ISCI is a cross-disciplinary research centre working to further our understanding of state crime: organisational deviance violating human rights

Institutional racism in the UK

Unsplash_James Eades Protestors take part in a Black Lives Matter demonstration in central London

“Attempting to rectify institutionalised racism, without truly accepting its existence, is an art form that successive British governments have learnt to master”- Imarn Ayton, founder of the Black Reformist Movement

By Khushi Narula

Institutional racism in the United Kingdom can be observed through the existence of systematic policies or laws and practices influenced by racial prejudice and stereotyping. Generally speaking, the significance of individual mindsets and racial biases is often overemphasised, which leads to a diversion of focus from the far more critical problem of institutional racism that impacts every aspect of life for ethnic minorities, from housing, employment, and healthcare to their interactions with the criminal justice system. All of these are connected by a common thread: the violation of human rights perpetrated by the state. 

In May 2020, a 20-year-old black student was arrested by police in London, which followed seven police officers kicking her, punching her, lifting her up by her braids (and hence ripping her hair from her scalp) before proceeding to intimately strip-search her. She was released without charge.  

This incident (and many more like this), combined with the statistics, show the differential levels of policing between different ethnic groups. People of racial minorities are nine times more likely to be stopped and searched and more likely to be arrested. 85 per cent of these searches never actually result in a formal charge, whereas white people are more likely to be found guilty. Racial minorities are targeted by the police due to racial biases and are more likely to be deemed ‘suspicious’, even when they are not actually guilty. More often than not, police lack any credible evidence against black and brown people, and the stop-and-searches are based solely on racial stereotypes. Even in the justice system, Lady Justice is rarely blind to colour. Black barristers are underrepresented and experience racism from judges, magistrates, and panel members, as reported by the Black Barristers’ Network. Sentencing outcomes are also harsher for ethnic minority defendants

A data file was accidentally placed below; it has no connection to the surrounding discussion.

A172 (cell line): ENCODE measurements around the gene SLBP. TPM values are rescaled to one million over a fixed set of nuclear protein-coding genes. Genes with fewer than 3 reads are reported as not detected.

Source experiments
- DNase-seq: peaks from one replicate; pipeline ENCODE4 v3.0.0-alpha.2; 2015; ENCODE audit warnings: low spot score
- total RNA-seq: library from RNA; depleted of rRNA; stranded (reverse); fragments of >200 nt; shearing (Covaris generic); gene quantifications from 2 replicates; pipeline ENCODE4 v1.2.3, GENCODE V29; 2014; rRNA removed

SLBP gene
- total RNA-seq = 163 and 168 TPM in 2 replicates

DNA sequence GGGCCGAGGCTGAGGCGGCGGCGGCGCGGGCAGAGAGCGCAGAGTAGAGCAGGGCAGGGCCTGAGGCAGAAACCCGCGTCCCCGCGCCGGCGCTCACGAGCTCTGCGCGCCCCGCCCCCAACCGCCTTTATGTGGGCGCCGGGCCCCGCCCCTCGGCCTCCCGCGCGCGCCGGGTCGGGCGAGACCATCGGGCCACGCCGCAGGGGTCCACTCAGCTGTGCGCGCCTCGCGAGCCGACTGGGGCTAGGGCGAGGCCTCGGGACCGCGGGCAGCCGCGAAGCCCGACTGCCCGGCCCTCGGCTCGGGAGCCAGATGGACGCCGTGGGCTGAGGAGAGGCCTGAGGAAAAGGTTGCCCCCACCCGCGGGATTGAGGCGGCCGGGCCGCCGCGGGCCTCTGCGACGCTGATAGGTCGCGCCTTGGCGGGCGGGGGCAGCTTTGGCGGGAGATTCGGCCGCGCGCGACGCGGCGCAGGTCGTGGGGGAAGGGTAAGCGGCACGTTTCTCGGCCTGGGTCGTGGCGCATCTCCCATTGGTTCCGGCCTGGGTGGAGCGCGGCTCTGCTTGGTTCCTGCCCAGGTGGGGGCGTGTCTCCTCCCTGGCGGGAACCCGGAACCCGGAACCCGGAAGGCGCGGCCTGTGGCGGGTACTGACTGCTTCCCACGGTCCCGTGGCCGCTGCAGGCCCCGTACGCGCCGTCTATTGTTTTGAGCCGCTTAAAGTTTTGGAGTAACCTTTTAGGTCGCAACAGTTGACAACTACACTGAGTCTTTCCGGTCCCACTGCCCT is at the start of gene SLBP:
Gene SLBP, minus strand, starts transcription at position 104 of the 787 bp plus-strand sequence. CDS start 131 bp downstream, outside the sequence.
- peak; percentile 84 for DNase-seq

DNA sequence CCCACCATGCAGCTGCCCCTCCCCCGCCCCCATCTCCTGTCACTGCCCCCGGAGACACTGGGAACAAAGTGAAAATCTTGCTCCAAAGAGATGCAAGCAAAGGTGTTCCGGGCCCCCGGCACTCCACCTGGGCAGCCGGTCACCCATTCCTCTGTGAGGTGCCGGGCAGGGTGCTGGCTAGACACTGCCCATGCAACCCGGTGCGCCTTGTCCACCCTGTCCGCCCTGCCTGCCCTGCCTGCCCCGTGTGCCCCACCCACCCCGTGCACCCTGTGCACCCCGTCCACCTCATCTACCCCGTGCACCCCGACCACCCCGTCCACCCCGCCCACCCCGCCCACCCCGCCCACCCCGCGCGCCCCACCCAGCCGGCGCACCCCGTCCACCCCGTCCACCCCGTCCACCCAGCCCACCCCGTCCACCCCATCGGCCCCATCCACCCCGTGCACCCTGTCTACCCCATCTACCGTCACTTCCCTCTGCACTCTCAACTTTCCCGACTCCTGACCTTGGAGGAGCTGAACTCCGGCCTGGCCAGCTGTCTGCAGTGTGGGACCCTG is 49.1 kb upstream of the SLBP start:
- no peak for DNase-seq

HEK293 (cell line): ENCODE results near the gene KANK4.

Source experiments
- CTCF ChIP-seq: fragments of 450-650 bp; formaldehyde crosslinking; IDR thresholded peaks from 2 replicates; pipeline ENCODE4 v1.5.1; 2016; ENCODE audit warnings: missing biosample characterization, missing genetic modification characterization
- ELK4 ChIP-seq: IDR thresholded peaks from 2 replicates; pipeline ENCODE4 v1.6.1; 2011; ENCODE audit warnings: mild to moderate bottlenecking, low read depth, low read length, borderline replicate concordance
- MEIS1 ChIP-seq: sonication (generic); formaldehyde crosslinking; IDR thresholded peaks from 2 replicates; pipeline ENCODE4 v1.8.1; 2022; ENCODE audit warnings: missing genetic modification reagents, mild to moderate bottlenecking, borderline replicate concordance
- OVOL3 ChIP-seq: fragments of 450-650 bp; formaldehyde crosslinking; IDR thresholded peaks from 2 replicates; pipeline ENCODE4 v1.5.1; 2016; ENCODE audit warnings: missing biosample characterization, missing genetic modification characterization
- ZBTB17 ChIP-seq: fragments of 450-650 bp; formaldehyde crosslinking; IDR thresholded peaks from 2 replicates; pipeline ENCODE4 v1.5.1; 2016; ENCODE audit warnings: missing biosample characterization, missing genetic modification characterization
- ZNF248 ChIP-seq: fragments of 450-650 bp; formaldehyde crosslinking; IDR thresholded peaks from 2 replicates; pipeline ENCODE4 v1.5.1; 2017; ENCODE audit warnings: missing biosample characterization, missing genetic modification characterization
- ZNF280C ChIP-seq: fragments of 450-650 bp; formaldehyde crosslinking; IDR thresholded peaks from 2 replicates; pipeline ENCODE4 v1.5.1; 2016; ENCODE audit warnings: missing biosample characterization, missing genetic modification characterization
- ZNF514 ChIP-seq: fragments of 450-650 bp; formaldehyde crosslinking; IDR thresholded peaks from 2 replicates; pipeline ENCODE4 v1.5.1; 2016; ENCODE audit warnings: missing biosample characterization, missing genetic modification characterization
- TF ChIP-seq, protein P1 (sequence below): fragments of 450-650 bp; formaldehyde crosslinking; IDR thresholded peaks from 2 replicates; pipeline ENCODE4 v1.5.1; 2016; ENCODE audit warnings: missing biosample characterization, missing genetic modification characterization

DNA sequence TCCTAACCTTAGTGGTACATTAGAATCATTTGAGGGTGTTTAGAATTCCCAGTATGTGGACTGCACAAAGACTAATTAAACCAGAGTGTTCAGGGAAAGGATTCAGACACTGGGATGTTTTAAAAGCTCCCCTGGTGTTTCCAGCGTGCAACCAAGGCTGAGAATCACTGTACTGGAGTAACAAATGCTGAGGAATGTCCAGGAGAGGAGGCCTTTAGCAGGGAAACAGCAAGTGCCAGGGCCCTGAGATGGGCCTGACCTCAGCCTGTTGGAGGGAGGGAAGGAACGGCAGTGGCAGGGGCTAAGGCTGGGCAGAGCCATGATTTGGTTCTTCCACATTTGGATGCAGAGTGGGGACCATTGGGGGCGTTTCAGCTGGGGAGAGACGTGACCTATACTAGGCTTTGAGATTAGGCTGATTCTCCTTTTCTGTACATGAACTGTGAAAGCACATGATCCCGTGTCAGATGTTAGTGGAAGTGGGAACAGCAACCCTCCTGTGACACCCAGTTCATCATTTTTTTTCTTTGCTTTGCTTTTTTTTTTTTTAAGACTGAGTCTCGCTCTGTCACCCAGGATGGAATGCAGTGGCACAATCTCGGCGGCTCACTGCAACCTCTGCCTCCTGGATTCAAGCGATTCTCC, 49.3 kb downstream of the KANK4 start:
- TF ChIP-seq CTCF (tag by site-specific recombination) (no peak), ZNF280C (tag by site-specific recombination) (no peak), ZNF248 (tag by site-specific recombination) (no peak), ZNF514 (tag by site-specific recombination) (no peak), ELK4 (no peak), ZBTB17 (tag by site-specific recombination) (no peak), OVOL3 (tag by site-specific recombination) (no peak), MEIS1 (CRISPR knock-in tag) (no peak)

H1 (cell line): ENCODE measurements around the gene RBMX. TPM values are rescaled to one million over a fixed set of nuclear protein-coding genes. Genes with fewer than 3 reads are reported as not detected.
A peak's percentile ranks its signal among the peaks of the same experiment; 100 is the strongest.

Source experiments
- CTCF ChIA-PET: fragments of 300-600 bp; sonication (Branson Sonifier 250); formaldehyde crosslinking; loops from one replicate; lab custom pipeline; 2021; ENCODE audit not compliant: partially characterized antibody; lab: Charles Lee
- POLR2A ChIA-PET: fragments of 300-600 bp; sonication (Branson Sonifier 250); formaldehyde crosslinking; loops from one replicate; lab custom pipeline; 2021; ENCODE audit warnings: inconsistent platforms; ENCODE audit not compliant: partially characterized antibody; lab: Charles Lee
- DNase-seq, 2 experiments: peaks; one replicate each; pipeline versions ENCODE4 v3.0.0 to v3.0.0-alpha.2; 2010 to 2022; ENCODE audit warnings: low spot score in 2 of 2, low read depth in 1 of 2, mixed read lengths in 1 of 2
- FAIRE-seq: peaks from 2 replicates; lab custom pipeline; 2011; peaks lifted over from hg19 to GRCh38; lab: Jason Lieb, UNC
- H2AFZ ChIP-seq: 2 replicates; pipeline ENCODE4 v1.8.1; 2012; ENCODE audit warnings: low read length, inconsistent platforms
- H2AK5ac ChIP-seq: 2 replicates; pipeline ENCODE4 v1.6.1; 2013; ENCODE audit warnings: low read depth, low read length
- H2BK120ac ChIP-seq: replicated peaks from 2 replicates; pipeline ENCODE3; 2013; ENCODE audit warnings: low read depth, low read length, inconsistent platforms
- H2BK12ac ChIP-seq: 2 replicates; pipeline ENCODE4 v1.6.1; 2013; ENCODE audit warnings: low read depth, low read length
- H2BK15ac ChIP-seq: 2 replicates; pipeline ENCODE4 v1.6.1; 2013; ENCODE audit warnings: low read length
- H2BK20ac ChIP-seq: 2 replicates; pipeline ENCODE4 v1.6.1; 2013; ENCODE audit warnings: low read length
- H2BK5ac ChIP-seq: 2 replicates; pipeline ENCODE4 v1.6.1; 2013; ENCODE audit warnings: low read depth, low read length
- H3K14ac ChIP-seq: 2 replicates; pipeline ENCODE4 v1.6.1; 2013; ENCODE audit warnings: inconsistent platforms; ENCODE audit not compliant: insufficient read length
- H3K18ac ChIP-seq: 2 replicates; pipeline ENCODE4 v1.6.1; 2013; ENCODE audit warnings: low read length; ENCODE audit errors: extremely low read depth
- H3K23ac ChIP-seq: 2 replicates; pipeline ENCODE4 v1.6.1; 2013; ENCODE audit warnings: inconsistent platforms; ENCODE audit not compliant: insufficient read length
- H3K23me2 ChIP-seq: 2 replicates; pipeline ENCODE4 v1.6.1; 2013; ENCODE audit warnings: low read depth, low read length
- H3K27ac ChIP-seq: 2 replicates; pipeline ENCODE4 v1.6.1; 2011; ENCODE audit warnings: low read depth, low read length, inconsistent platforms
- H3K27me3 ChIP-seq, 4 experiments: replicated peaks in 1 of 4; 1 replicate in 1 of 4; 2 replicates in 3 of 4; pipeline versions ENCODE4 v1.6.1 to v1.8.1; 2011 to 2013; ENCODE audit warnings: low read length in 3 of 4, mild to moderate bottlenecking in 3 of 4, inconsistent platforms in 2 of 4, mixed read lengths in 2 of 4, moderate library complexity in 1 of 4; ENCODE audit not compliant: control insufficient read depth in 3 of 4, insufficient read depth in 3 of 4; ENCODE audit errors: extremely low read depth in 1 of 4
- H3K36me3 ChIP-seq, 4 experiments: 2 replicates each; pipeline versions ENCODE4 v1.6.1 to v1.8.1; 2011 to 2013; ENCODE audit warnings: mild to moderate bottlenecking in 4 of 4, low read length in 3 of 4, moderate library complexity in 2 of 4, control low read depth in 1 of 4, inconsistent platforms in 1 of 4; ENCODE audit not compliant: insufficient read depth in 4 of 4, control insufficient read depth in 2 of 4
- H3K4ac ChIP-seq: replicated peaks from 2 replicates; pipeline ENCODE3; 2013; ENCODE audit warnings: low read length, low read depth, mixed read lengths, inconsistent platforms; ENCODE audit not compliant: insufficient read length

In January 2023, an independent UN human rights expert described racism in the UK as “structural, institutional and systematic.” The continued relevance of institutional racism made itself known during the Covid-19 Pandemic. Public Health England, among others, found that the pandemic disproportionately put ethnic minorities at risk: in the nature of their jobs, their ability to access healthcare, and their housing situations. For example, people from Black ethnic groups were most likely to be diagnosed, and death rates were highest among people of Black and Asian ethnic groups. 60 out of the first 100 NHS clinical staff deaths were from ethnic minorities, although only 20% of the NHS staff has this background. This is mainly credited to their housing situations, as Black and Asian ethnic minorities are more likely to live in overcrowded households and deprived areas, as well as have jobs that expose them to higher risk.  

In England, every eight minutes, someone from an ethnic minority group becomes homeless or is threatened with homelessness. This is augmented by policies like the No Recourse to Public Funds policy, which disproportionately prevents ethnic minorities from accessing the welfare safety net and statutory homelessness assistance if they need it. Immigration policies, discriminatory rental legislation, and social welfare policies are also among the main factors responsible for minority ethnic communities being subjected to unequal housing outcomes.